Wednesday, September 28, 2011

A couple of things.

As much as I would like to sit down and pontificate on a single topic for a while, there have been a few topics eating at me this month. Let me highlight one of them, though I admit this is a revisit of something I spoke about before.

(1) - Pistols and Concealed Carry

The other day, a friend of mine looked at me while we were talking and asked, "When you and [your wife] go out to eat at like a McDonald's or something, you don't take you're gun with you then, right?"

I looked right at him and said "That is exactly when I would take my gun with me, moron!"

I'm sure some of you are cringing at that responce, but there is a very good reason I am revisiting this topic. Something a lot of people don't seem to understand if the "why" in my decision to carry a concealed firearm. I don't put this thing on hoping to use it. And I don't see myself as a potential knight in shining armor in the event of a violent crime. I didn't buy this sidearm so that I could carry concealed. I carry concealed because I happen to have a sidearm for professional reasons. The reason I carry it is because I don't ever want to look in the mirror and have to say to myself "you could have protected that person if you had just remembered to put your gun on that morning."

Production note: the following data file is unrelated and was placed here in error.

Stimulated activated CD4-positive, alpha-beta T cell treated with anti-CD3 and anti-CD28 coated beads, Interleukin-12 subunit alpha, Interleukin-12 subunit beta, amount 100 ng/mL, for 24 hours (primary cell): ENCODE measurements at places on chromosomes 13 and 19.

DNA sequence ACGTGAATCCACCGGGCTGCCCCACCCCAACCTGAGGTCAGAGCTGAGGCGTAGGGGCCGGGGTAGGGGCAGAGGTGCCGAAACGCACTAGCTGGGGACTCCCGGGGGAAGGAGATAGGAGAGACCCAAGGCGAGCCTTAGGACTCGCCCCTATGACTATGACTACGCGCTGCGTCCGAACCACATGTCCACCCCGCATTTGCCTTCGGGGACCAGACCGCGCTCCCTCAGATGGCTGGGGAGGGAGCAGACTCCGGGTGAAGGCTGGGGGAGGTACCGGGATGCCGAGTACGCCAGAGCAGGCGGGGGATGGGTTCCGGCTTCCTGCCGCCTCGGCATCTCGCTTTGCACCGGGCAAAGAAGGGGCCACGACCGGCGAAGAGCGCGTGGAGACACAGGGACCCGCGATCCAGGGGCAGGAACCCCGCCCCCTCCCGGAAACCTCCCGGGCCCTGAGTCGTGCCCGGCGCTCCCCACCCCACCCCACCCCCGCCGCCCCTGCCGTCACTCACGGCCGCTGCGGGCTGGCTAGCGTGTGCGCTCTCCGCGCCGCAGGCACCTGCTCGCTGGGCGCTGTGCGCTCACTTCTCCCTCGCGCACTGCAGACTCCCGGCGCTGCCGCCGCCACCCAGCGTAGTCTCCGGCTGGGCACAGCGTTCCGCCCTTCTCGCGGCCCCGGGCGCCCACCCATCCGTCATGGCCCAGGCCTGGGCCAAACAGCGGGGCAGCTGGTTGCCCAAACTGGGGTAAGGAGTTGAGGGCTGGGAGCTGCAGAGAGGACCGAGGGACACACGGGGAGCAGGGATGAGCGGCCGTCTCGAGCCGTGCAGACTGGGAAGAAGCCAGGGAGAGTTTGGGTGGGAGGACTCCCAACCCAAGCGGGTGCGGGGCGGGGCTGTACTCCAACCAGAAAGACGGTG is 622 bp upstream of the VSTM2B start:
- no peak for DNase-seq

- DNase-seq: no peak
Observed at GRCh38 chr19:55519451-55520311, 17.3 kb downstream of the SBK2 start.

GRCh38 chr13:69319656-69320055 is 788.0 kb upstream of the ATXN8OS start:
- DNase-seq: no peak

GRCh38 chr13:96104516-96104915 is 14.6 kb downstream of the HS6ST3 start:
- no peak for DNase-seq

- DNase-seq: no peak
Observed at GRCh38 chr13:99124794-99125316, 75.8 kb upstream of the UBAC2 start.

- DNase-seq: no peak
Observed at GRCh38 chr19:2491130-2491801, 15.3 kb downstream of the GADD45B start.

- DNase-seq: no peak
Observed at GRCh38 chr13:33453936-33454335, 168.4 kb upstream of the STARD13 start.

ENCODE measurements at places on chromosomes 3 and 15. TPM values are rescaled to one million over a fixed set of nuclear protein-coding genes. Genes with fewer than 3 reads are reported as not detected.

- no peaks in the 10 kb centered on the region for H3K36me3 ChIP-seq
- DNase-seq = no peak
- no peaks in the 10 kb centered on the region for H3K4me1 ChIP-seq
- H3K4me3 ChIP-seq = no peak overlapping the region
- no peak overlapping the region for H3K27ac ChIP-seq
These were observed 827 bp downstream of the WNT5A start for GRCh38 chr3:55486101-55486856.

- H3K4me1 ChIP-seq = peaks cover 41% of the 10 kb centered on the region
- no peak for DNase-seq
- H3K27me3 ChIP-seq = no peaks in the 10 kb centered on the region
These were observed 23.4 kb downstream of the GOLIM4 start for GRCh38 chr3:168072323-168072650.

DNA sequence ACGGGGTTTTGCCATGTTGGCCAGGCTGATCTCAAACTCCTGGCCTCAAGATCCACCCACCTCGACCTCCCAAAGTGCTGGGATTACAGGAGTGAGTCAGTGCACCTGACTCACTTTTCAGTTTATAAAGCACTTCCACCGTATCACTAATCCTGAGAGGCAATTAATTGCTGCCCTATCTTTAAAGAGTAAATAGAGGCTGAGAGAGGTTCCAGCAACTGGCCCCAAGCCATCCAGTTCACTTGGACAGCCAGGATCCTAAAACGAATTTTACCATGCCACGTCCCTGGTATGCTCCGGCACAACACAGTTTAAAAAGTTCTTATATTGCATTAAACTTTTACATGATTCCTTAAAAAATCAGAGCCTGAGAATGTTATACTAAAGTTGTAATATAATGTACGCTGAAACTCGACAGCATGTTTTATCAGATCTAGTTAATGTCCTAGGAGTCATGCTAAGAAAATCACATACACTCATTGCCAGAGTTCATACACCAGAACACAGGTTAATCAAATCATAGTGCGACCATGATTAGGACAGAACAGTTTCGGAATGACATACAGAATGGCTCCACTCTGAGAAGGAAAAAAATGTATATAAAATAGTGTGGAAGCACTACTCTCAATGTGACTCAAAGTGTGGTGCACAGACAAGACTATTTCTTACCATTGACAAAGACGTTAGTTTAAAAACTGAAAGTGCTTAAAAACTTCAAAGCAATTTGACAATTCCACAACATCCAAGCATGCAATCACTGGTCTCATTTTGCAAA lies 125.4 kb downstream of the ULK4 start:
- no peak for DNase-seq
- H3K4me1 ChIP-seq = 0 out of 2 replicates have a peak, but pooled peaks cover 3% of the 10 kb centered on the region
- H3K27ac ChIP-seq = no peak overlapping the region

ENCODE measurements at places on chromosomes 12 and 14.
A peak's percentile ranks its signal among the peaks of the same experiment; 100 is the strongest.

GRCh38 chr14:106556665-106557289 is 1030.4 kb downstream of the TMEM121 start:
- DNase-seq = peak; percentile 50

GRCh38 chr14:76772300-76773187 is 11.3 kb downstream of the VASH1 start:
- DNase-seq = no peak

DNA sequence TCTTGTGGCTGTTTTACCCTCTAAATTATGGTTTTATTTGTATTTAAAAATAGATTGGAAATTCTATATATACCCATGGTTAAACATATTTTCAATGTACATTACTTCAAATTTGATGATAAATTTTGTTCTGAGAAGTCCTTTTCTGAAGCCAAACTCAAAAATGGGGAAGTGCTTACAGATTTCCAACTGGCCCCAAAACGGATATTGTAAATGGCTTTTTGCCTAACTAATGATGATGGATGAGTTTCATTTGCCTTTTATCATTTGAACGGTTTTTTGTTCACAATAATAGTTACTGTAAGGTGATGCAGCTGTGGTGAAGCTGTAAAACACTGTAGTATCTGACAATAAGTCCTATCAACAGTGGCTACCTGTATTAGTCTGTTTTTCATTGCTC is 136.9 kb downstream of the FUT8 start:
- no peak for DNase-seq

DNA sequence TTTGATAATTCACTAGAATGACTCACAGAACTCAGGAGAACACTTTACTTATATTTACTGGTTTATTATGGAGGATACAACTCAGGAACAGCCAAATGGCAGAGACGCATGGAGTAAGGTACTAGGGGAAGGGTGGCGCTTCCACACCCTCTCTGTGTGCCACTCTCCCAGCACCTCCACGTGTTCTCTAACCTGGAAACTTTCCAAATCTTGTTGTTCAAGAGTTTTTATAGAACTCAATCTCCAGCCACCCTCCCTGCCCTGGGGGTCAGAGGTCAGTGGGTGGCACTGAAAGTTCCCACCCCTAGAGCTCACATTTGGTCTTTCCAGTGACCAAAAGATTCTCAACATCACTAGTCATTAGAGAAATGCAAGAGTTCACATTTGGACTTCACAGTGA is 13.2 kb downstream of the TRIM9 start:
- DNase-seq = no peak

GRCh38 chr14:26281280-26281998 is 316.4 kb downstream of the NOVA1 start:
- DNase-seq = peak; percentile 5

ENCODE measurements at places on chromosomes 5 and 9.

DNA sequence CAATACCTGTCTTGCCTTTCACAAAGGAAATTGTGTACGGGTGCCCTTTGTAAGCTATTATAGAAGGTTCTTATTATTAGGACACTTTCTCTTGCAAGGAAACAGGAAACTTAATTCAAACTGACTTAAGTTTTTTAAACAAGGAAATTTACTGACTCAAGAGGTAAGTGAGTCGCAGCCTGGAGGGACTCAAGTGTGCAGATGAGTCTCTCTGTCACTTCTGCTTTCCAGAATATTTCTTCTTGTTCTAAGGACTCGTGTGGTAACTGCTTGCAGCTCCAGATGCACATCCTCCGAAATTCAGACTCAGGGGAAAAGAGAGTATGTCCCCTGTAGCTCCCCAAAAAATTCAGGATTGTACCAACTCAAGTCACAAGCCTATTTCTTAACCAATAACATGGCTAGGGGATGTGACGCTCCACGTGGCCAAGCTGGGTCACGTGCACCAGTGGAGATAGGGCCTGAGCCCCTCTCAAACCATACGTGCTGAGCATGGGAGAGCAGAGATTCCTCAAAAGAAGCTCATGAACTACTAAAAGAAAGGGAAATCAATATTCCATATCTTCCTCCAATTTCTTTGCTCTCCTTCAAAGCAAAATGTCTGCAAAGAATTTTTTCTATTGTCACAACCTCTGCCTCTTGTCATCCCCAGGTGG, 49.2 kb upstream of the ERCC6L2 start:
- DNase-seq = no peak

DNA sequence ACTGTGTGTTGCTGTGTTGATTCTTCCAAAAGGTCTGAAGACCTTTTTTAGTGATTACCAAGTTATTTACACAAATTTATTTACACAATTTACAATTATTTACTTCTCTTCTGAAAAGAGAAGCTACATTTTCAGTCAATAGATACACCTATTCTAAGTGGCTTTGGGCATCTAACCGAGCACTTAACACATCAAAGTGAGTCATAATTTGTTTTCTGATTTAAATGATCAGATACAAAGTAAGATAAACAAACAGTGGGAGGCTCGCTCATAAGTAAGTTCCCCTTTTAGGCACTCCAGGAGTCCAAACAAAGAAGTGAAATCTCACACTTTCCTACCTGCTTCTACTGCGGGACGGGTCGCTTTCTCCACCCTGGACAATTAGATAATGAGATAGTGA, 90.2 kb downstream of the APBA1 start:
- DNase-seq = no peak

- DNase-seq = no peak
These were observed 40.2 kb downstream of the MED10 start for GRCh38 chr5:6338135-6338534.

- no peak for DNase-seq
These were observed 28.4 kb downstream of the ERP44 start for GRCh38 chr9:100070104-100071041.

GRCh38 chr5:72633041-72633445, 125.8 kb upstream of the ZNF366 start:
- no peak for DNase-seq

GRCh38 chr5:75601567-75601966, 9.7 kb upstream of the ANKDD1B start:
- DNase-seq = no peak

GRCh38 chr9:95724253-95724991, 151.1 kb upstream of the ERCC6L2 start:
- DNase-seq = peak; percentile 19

Does that sound extreme to you? I'm the same way with my Leatherman and my mobile phone. Both are invaluable tools that I try and have on me at all times. More to the point, I do routinely chastise myself when I forget one of them. Given the nature of a firearm, and when it would be used, pulling it for any reason would be a grave circumstance by definition. And like I have said before, when I'm wearing it, I'm looking for ways out of a situation, not how to shoot myself further into it. If it were just me and something happened, trust me, I would probably find cover somewhere and wait for help. But if my wife or son were with me, and cover wasn't readily available, going toe to toe with an attacker might be the only chance I have to protect my family. I already own the gun and the CWL, what's the point in not carrying it?

(2) - The current US budget situation.

Today the Gainesville, Fla., Tea Party released a summary of the national budgetary situation. They have effectively removed the last eight figures from each category, and framed the whole thing as a household budget. As much as I like to think I am a numbers' person, this process helped to clarify for me exactly how ridiculous the situation is.